• going a different way on your commute
  • writing with your non-dominant hand
  • calling someone instead of texting (sometimes ‘new’ is old-school ; )

Dr. Papp states it’s “all about new experiences, which require the brain to do some work because it’s encountering something it hasn’t experienced before.” No matter how simple or complex, from small challenges to larger skill-building commitments, I wish you all a very happy try-something-new year!

What are some ideas you have? What new venture have you started, or are thinking about trying? Please leave a note in the comments – I’d love to hear from you!


14 Comments

  1. ANITA ANITA

    Tracy, Thank you for your new blog!! I like it. I am starting on my new positive adventure. Thinking of what I will try for 30 days . First of all I will try thinking of positive thoughts. Think happy thoughts rather than being negative. I will try being HAPPY!!

    • Tracy Tracy

      Thanks for checking it out, Anita! Love hearing that you’re starting on a new positive adventure, and sounds like you’re up for some fun new experiences. I wish you heaps of happiness, and a happy new year filled with joy and love!

  2. Diana Diana

    I love the new blog, Tracy! I love the quote on your “about” page. It really sums up something I’ve always felt but have never put into words. I’m loving Spread Happy!

    Regarding your first post, does trying something again that you used to know count? I’d like to take piano lessons again after 30+ years. If it has to be a new thing, I do have a ukulele that I can take out for a spin! ๐Ÿ™‚

    • Tracy D. Tracy D.

      So sweet! Thanks so much, Diana. And yes, I would absolutely put taking up piano again in this category! How fun and inspiring. Happy playing!! And strumming, if you decide to break out the uke ๐Ÿ˜‰ ๐ŸŽผ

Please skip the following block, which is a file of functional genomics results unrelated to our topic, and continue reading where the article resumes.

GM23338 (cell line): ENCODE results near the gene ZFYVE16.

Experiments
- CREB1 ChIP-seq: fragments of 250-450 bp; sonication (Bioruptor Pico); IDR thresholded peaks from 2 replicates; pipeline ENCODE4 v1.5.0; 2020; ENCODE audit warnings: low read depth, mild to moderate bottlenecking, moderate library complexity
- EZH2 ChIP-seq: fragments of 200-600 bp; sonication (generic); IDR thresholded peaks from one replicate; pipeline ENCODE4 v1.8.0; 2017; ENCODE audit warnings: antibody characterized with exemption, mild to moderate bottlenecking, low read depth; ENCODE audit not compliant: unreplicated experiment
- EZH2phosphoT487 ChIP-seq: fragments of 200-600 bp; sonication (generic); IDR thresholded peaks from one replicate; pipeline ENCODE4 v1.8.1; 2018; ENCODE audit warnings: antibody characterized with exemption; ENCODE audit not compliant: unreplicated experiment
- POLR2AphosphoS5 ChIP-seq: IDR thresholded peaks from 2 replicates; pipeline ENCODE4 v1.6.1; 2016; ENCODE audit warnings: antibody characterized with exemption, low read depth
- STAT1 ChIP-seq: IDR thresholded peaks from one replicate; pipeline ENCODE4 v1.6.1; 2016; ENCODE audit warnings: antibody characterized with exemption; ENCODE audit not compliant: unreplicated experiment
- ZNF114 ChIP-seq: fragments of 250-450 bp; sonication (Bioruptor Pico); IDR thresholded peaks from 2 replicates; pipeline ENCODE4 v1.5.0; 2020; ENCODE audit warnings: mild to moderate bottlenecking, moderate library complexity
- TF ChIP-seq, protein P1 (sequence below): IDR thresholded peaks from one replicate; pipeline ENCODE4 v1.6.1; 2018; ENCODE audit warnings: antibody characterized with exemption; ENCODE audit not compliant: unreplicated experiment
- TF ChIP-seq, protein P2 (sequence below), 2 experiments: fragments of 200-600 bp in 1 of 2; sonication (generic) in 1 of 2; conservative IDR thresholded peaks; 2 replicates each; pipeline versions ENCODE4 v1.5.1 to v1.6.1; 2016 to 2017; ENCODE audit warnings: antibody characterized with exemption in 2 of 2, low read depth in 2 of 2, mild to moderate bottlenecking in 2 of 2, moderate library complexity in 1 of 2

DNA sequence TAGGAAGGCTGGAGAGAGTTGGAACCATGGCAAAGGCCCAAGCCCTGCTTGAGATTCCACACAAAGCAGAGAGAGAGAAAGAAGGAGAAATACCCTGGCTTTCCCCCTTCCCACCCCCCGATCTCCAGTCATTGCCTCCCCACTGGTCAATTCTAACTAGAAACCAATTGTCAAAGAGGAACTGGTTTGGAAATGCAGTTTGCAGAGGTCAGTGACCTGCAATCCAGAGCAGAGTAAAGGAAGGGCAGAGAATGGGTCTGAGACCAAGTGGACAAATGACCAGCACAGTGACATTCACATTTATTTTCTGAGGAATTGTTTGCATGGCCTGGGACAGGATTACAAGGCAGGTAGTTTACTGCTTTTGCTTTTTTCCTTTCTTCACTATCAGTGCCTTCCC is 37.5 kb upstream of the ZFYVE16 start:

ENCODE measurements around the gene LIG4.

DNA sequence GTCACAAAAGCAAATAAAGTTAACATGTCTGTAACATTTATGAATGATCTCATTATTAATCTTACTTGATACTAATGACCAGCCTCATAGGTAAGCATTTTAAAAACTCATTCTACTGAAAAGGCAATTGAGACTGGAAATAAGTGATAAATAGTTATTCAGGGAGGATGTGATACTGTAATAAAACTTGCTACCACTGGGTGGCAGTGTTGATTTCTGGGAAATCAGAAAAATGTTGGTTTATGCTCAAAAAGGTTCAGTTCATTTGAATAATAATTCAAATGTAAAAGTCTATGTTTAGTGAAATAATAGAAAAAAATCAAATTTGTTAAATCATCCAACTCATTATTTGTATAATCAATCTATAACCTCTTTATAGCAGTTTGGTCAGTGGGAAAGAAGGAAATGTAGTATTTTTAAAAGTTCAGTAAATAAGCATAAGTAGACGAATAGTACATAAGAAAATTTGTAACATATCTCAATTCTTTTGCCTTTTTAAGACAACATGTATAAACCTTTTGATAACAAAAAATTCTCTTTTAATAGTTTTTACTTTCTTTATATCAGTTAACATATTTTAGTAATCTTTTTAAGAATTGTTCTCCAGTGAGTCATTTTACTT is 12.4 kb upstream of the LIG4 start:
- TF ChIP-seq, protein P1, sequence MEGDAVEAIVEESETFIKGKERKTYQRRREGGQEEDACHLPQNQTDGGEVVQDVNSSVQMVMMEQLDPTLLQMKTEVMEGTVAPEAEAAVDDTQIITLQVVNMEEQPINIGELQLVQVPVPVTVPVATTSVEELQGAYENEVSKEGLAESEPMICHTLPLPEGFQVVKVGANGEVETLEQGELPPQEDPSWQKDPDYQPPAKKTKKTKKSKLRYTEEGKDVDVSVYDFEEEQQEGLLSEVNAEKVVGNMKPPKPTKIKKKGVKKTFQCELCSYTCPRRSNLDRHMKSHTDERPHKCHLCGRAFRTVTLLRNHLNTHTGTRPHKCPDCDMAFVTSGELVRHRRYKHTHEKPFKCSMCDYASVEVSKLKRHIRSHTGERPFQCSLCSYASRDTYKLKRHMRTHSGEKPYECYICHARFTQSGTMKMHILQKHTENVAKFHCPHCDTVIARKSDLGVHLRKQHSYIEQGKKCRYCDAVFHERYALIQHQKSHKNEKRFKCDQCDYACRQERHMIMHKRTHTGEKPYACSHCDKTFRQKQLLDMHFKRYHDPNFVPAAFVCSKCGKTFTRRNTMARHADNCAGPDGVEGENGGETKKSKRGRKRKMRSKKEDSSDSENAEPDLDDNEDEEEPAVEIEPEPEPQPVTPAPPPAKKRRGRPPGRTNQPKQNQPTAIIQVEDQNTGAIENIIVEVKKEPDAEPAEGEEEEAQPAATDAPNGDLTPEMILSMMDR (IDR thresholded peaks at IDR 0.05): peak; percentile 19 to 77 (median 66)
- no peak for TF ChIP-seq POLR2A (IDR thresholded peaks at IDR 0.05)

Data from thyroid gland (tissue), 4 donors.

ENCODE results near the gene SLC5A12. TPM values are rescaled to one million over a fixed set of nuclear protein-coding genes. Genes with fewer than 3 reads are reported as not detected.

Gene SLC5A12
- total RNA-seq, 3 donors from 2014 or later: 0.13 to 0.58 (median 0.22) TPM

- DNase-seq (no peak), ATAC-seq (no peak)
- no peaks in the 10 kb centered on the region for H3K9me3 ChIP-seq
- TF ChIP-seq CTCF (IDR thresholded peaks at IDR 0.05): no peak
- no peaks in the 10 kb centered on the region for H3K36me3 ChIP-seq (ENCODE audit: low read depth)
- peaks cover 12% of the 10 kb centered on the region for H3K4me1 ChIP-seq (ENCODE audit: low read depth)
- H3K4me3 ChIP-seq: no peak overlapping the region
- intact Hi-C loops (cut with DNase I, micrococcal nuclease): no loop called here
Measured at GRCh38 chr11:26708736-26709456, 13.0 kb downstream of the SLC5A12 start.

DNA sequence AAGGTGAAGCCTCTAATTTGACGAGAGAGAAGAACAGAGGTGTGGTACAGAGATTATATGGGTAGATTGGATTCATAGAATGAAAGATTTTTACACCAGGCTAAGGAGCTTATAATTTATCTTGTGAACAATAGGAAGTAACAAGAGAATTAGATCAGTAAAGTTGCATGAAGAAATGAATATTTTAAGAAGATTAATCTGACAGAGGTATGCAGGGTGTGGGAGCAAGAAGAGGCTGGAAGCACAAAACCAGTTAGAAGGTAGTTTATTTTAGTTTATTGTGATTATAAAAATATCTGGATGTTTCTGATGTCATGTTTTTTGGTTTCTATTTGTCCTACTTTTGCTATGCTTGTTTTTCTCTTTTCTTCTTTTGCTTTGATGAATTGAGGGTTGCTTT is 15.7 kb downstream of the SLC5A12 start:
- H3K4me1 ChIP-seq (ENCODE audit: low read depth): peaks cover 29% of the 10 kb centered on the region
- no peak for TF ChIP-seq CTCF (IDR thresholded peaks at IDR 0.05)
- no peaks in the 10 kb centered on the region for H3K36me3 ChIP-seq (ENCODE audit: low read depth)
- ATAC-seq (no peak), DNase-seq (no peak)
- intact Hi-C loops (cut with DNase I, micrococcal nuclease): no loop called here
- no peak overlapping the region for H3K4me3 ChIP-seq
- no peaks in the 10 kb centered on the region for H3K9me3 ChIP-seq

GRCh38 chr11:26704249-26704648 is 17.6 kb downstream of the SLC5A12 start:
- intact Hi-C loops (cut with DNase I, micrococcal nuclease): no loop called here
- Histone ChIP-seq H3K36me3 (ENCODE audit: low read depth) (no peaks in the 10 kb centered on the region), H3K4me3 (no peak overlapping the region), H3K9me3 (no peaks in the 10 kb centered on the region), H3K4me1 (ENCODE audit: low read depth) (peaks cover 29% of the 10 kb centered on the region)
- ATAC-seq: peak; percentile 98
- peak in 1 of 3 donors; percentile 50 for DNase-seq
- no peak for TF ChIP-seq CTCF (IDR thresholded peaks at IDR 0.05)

3. alan b. alan b.

    Hey Tracy, When I start โ€œcatastrophizingโ€ about the government shutdown, I immediately focus on the positive and know that our democracy is much stronger than 1 man and his circus party. Positivity is such a great word and Iโ€™m going to try and step out of my comfort zone. However, writing with my left hand is not gonna happen.

    • Tracy D. Tracy D.

      Great to hear from you, Alan. And you make a great point, that thereโ€™s no one-size-fits all for stepping out of our comfort zones! Glad to hear youโ€™re going to give it a try, in whatever way works for you ๐Ÿ˜ƒ Also appreciate hearing your experience with catastrophizing. It really speaks to how narrow our views can get when we look at what can go wrong. That negative lens can close down the options, whereas when we take a more positive approach, it can really broaden our perspective, create more hope, and open up the possibilities!

  4. Donald S. Donald S.

    What a lovely start to the new year. Flowers and love. Looking forward to this experimental blog and experiment in my life.

    • Tracy D. Tracy D.

      Thanks for your sweet feedback. I love the approach of trying new things as an experiment. It feels like it takes success and failure out of the equation, and becomes more about the process. It also feels motivated by curiosity. Would love to hear what experiments you come up with!๐Ÿ˜Š

  5. Jill S. Jill S.

    Great first message. Love the quotes and photos and suggestions. I know others will be inspired by it and have life changing experiences. And, you and it are perfect just as you are!!

    Love,
    Jill

    • Tracy D. Tracy D.

      Thanks, Jill! ๐Ÿ™ So glad to hear you enjoyed reading this post. I truly appreciate your kind words and encouragement! ๐Ÿ’•

  6. I love the message. It’s a new muscle for me – the not-catastrophizing-muscle! I tried brushing my teeth with my left hand and it felt like a good thing for my brain. I love the sunflowers – so very Tracy. You bring the sun! Can’t wait for more. Enjoy the ride!

    • Tracy D. Tracy D.

      So incredibly sweet, Lisa. And so fun that you rocked the teeth brushing with your left hand! ๐Ÿ‘ (thatโ€™s a left-handed thumbs up ๐Ÿ˜†). Love it! ๐Ÿ’ช

  7. Gordon A. Gordon A.

    Does going to El Compadre instead of El Coyote count? ๐Ÿ™‚ You have always been one of the most positive people in my life–you hide your inner catastrophizer well!–and I am glad to see you spreading the glass half full gospel. I am going to reread your blog this week as I summon up the courage to call some big-time agents whose clients’ approval I need for a project i am working on. Thanks, Tracy!

    • Tracy D. Tracy D.

      Love getting your comment, Gordon! And yes, going to El Compadre definitely counts. Ha!๐Ÿ’ƒ Good luck with the call. Hope all goes well! Will send some good, Spread Happy vibes your way ๐Ÿ‘